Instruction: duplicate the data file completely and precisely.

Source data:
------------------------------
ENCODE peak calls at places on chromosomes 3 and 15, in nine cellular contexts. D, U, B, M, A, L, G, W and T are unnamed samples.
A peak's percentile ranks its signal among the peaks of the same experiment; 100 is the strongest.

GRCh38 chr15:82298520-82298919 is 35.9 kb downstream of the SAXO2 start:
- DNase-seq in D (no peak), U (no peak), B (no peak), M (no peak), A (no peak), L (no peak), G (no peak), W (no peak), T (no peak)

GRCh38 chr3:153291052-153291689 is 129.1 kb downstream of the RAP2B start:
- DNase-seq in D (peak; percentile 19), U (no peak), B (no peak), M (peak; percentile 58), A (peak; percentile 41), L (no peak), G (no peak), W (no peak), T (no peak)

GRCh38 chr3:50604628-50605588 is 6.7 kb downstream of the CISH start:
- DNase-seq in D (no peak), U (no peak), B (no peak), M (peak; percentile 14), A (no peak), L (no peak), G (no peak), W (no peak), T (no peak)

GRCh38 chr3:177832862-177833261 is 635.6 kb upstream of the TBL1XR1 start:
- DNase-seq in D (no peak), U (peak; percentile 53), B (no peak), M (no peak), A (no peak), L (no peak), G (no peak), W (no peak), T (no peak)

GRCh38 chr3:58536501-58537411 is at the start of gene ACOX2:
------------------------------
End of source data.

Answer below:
ENCODE peak calls at places on chromosomes 3 and 15, in nine cellular contexts. D, U, B, M, A, L, G, W and T are unnamed samples.
A peak's percentile ranks its signal among the peaks of the same experiment; 100 is the strongest.

GRCh38 chr15:82298520-82298919 is 35.9 kb downstream of the SAXO2 start:
- DNase-seq in D (no peak), U (no peak), B (no peak), M (no peak), A (no peak), L (no peak), G (no peak), W (no peak), T (no peak)

GRCh38 chr3:153291052-153291689 is 129.1 kb downstream of the RAP2B start:
- DNase-seq in D (peak; percentile 19), U (no peak), B (no peak), M (peak; percentile 58), A (peak; percentile 41), L (no peak), G (no peak), W (no peak), T (no peak)

GRCh38 chr3:50604628-50605588 is 6.7 kb downstream of the CISH start:
- DNase-seq in D (no peak), U (no peak), B (no peak), M (peak; percentile 14), A (no peak), L (no peak), G (no peak), W (no peak), T (no peak)

GRCh38 chr3:177832862-177833261 is 635.6 kb upstream of the TBL1XR1 start:
- DNase-seq in D (no peak), U (peak; percentile 53), B (no peak), M (no peak), A (no peak), L (no peak), G (no peak), W (no peak), T (no peak)

GRCh38 chr3:58536501-58537411 is at the start of gene ACOX2: